“When I saw him on tape, I thought he was a good player," Franklin says. "I thought that he was a guy that would be a good player, but I wasn’t blown away, that this is the best quarterback in the country, or that he would be what he is today. But, when I went and watched him in the state championship game in person, I came back and told Sonny, I said, ‘I think this kid’s got a chance to be special.’ On film, you don’t see the competitive fire. You don’t see the leadership stuff. When I went to that game down in L.A., I walked away and said, ‘OK, this kid’s got a shot at being pretty damn good.’” "I think leadership is one of those funny words, that you go in the book store and there's 20 meters of books on leadership," says Cal rugby coach -- and Roth's teammate -- Jack Clark. "Everyone's got an idea. I've always thought it's the ability to make people around you better and more productive. It's not being magical. We can all do it, but when the very best player on the team does it, it becomes special."

Franklin saw in that state title game exactly what he’s seen in the first two-years-and-change of Goff’s Cal career: He could take not just one hit, but multiple hits, and after each one, he would pick himself up, dust himself off, and take the next snap."

Goff didn't quit.

“They got beat,” Franklin remembers. “He got physically beat up. He got knocked around. But, he competed until the last play. He fought as if his life depended on it, just like he did here, his first year, and his second year, and this year. The one thing that you notice, being out here, he’s a tough guy. Most guys flinch. You get hit the way he gets hit? You flinch. I’ve never seen it once.”

That ability to take a hit and keep going, keep grinding, keep leading, is what has endeared Goff to his teammates, on both sides of the ball.

“There is a respect level across the board,” says senior safety Stefan McClure. “Our team has a great respect for each other and just a family-type atmosphere, but it’s great to see him, he’s a great leader. He works hard in the offseason, during the season he holds himself to a high standard, and he respects us, and we respect him. When we look at some of those throws, man, he’s standing in there, in the pocket, taking shots, doing everything he can to help our offense get down the field, and he makes great throws.”

Goff is more than just an arm and a mop of blond hair with a crooked grin. He's not some piece of meat; he has a brain, too, you know.

“I’ve had guys that work hard, because the thing that I do is a little unique,” says Franklin. “I don’t make ‘em do hardly anything. You’ve got to go on your own, and that’s who usually wins the job: Who goes on their own, who works hard, who studies, who goes beyond the 45-minute film session, and comes in by themselves at night. From the day he got here, he was that guy. You walk in, I go to my office, somebody’s in there, the lights are on, and it’s him. It’s always been, from the day he showed up, he did that. He’s hungry to do that.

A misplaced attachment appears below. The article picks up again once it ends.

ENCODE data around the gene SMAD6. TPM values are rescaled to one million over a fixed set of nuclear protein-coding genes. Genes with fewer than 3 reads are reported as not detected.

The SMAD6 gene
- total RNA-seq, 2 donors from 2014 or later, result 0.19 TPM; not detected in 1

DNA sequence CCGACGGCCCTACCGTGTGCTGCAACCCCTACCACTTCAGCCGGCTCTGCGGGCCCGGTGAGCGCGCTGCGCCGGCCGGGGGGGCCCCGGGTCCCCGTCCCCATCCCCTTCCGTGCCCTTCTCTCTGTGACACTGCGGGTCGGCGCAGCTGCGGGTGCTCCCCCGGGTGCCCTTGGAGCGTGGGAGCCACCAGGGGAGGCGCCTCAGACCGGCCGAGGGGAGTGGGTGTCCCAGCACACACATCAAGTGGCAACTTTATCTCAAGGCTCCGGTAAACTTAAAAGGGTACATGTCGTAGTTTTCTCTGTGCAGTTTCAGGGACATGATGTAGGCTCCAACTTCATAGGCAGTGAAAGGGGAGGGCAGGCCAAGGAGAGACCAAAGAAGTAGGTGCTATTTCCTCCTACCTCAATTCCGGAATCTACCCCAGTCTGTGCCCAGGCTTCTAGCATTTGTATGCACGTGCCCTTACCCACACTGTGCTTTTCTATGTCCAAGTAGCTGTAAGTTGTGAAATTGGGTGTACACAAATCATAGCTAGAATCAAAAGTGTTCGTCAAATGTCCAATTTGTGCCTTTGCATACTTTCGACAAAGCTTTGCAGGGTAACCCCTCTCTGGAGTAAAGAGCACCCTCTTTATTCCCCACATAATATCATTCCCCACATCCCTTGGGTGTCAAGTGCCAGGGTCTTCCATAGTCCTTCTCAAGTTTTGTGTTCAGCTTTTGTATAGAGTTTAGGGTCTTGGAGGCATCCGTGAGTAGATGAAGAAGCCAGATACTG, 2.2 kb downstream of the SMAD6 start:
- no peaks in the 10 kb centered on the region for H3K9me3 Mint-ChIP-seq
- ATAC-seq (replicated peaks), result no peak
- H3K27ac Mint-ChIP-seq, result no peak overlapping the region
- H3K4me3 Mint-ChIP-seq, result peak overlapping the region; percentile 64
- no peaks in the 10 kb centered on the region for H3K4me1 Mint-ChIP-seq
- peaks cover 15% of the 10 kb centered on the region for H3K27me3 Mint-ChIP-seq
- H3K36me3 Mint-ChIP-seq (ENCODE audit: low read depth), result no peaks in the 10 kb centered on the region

“I’ve had some great quarterbacks that did what he did, but they just didn’t have the talent that he has. They were players of the year in their leagues, but they don’t have the skill set that he’s got.”


When Roth came to Cal, he was behind Besana, who, in his own right, would go on to be an NFL Draft pick.

“You know the competition; the rest is up to you,” White said at the time.

Goff, too, knew the competition. Even as a recruit, when I asked him why commit to Cal, when Kline was already tabbed as the program’s savior, with a cannon arm and Rodgers’ old No. 8, Goff didn’t flinch. “I think I can compete for the starting job,” he said.

When right tackle Steven Moore first met Goff, he was already an old hand, and he was looking forward to seeing Kline’s howitzer get the headlines in 2013.

“He came in, in the spring, and I was like, ‘Who’s this kid?’” says Moore. “I was like, ‘Who’s this scrawny kid from Marin?’ Then I saw him throw. I was like, ‘OK.’ I came in with Kline, so at first, I wanted Kline, hopefully Kline gets the job. We all thought Kline was the man. That spring, towards the end of the spring, I realized it was going to be a serious competition, come fall. His maturity, he wasn’t letting himself be, ‘Aw, I’m a freshman; I’m not supposed to play.’ He went in there like, ‘I’m going to play.’”

Before Roth's senior season, coach Al Saunders recalls a similar experience with Roth.

"I do remember, the first spring practice, involved with Joe, and the ball never hit the ground," Saunders says. "It was such an unbelievable sight, someone who had the mastery in the passing game that Joe did, and to be able to throw the ball so accurately. That was something that was so impressive to me, was how he handled himself."

Roth had to wait, but not for long. As cutting-edge as the current Bear Raid is, in terms of passing offense, that’s how ahead-of-the-curve the Bears were in 1975.